• Employed at previous places, I now do this.

  • Having been employed at previous places, I now do this.

Do both mean exactly the same?


Normally, the difference between two such sentences would be as follows:

Being employed at previous various places, I now do this.

This puts the sentence into the present tense. It's not the case that you used to be employed somewhere, but you still are employed somewhere.

It's not the use of employed that determines the tense, but the verb that goes in front of it. When using it in the present tense, that verb can be omitted and understood to be a present-tense verb:

(Being) Employed as president, she had access to the nuclear codes.

Here, either with being or without it (where most people will assume its existence), the present tense is understood.

? Employed at previous places, I now do this.

With careful reading, the use of the word previous establishes the sentence as talking about something that happened in the past.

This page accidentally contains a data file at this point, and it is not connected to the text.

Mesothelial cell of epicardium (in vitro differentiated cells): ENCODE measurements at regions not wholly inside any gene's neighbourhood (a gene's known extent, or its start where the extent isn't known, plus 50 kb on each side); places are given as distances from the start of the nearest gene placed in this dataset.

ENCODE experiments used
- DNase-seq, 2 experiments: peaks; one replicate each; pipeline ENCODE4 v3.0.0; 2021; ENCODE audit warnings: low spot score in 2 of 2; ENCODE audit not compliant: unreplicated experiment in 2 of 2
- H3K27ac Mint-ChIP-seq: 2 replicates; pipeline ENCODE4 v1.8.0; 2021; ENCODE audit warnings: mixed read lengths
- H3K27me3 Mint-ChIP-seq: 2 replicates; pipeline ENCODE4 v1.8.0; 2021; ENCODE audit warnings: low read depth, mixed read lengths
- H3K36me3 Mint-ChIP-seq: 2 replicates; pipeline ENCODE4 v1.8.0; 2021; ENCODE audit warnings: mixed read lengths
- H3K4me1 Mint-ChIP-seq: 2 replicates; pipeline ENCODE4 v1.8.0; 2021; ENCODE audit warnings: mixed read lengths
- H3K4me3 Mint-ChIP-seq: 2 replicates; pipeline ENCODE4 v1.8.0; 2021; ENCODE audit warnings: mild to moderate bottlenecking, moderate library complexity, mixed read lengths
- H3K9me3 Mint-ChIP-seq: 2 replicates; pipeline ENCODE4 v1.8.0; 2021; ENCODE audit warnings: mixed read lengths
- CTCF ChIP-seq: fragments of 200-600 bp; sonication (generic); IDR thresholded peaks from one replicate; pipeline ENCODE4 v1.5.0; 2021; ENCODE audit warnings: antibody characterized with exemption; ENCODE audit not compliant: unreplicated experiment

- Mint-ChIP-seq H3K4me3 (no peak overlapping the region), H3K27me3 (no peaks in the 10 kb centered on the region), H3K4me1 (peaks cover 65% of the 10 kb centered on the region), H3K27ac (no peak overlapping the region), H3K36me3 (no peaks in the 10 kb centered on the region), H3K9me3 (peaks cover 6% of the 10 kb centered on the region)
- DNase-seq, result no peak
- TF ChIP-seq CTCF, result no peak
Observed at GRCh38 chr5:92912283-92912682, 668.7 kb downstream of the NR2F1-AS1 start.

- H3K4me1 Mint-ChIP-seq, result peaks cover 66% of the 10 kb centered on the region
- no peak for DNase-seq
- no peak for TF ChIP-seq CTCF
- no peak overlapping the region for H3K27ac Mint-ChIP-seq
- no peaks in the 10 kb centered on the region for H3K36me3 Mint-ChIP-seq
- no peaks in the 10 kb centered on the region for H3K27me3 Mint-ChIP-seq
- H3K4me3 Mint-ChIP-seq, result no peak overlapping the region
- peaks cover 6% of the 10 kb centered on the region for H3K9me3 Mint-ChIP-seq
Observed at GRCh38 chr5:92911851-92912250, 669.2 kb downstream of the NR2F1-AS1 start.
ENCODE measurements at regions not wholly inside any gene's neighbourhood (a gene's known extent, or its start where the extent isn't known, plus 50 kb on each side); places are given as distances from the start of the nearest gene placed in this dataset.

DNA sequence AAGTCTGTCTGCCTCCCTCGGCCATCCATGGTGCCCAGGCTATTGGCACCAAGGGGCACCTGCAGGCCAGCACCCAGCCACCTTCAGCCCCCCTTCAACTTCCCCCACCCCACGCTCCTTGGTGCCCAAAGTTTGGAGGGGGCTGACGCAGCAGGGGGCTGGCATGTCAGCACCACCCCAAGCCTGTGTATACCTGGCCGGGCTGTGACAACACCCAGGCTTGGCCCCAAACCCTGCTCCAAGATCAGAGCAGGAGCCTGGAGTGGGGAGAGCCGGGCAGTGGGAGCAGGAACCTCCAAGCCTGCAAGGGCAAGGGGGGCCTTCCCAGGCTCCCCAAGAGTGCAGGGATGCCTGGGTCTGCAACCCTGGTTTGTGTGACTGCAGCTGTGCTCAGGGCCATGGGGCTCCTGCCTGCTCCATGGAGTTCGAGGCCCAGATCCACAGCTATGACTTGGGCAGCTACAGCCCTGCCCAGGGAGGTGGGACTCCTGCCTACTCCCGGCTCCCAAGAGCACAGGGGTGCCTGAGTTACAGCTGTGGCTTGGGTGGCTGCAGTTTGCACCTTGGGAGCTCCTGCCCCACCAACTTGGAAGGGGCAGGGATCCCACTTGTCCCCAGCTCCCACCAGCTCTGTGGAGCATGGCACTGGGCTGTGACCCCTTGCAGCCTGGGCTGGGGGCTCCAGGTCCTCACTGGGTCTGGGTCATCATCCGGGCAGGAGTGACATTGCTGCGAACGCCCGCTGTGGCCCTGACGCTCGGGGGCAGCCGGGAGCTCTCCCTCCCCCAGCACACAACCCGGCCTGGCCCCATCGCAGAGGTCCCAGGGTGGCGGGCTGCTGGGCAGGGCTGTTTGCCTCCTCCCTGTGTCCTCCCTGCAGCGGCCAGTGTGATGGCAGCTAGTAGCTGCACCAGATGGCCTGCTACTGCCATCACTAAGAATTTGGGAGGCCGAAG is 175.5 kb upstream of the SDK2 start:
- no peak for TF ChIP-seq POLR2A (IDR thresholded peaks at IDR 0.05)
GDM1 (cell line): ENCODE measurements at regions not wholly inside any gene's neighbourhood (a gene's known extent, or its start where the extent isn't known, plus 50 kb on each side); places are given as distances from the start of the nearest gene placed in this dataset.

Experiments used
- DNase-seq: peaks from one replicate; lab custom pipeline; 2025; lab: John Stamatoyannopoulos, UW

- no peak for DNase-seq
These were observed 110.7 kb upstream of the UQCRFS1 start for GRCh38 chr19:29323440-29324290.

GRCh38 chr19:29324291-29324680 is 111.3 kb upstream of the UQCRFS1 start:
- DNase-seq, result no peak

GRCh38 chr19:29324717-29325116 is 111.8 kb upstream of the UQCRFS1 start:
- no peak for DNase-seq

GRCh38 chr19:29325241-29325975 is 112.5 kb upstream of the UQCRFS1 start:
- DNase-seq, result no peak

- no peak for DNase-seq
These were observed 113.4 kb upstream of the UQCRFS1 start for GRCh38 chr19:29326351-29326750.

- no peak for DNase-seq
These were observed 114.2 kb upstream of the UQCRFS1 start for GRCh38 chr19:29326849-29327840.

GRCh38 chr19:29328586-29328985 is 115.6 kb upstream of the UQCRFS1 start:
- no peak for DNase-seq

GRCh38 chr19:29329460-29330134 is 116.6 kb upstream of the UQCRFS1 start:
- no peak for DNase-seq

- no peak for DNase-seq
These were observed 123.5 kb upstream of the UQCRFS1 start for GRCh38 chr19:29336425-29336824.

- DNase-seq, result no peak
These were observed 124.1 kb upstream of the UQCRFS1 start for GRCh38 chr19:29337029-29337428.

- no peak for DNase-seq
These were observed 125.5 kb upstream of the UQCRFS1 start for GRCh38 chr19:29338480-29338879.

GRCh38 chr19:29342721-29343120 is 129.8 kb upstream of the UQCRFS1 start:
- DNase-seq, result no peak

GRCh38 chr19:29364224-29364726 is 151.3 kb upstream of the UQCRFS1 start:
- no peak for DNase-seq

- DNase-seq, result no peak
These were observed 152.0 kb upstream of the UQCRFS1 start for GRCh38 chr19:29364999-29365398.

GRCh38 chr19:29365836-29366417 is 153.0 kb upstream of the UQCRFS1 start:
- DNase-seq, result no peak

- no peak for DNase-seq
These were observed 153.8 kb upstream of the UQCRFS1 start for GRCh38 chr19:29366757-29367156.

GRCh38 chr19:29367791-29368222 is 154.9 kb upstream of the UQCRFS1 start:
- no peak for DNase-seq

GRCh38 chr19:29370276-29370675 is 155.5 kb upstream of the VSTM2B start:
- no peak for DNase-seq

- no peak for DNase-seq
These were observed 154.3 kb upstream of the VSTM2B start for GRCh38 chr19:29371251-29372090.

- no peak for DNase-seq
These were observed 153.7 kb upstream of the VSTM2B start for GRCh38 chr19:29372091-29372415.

As such, it's actually having been that would be assumed to exist in front of employed, but which has been omitted:

Having been employed at previous places, I now do this.

So, yes. The two sentences in the question essentially mean the same thing.

However, the first sentence is not natural. The omission of a verb in front is almost always the omission of a present-tense verb, making the sentence talk about something currently happening.

On reading just employed at, the reader will assume that it's describing something that's current. But upon encountering previous, there is a moment of jarring confusion, followed by a reinterpretation of what's being said and the mental changing of an assumed present-tense verb to a past-tense verb.

In short, for the past tense, you really do want to explicitly include having been.

The result of the two sentences in the question is the same, but in practice the first sentence is unidiomatic.

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